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Flint history

Flint Castle was the first of Edward I's Welsh castles and construction started in 1277.

The castle was built on the Dee estuary and its main purpose was to pacify the Welsh.  Initial building work finished in 1286 and the moat was filled by seawater, which allowed ships to dock and unload supplies. The castle came under attack from Dafydd ap Gruffudd in 1282 and then Owain Glyndwr in 1400. It subsequently suffered severe damage during the Civil War and has been ruined since that time.

The town of Flint was granted its market in 1278, a year after the defeat of Llewelyn by Edward I.  This was in response to the influx of English settlers who brought special rights to hold a weekly market and other privileges.  The Great County Court was held in Flint four times during Edward I's reign and Flint has the oldest town charter in Wales, which was granted in 1284.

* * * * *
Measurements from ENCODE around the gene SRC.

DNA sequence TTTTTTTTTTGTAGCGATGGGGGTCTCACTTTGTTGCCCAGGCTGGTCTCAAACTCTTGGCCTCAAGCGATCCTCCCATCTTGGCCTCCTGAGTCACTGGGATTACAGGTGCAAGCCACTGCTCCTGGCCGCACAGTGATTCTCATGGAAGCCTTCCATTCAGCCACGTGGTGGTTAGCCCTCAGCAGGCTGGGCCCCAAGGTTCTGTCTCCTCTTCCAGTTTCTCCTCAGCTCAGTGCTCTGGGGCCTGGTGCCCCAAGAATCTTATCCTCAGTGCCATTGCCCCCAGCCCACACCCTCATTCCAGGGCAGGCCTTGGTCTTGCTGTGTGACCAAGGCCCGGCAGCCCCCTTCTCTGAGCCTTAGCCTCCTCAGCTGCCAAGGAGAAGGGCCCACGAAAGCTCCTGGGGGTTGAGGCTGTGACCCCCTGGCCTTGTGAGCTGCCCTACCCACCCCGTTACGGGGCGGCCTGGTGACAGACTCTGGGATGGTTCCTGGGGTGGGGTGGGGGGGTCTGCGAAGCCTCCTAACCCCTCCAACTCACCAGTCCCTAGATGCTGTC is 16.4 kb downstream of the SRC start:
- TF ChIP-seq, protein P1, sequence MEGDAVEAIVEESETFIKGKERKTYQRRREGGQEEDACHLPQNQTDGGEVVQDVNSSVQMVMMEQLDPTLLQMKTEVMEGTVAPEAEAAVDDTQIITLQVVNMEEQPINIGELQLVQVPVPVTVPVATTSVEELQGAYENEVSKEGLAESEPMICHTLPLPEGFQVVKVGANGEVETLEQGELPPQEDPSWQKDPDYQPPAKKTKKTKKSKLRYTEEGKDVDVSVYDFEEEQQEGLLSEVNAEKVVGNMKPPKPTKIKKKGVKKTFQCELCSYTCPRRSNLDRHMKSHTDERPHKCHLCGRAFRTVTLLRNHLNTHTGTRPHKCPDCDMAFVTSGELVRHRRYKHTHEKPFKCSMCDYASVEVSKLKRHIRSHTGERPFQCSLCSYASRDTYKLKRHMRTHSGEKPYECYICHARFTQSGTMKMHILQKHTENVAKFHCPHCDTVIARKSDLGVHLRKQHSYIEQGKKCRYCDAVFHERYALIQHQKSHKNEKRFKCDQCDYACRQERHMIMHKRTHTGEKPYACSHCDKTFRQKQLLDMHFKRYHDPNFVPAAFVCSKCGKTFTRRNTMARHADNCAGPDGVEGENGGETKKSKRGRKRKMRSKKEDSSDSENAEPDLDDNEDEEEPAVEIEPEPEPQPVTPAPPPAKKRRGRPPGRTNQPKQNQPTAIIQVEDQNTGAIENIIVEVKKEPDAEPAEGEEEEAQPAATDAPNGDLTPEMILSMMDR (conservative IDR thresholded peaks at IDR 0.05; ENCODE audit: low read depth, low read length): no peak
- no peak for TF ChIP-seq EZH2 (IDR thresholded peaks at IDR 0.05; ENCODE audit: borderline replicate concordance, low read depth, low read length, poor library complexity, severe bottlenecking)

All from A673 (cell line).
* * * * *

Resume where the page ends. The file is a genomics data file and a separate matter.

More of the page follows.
In 1399 Richard II was handed over to his enemy, Henry Bolingbroke, at Flint Castle and it therefore features in a scene of Shakespeare's Richard II.  Flint hosted the National Eisteddfod in 1969 and, as a result, has its own ring of Gorsedd stones.  Eighteen per cent of Flint's population (11,936 in 2001) considered themselves Welsh at the last census, although the main spoken language is English.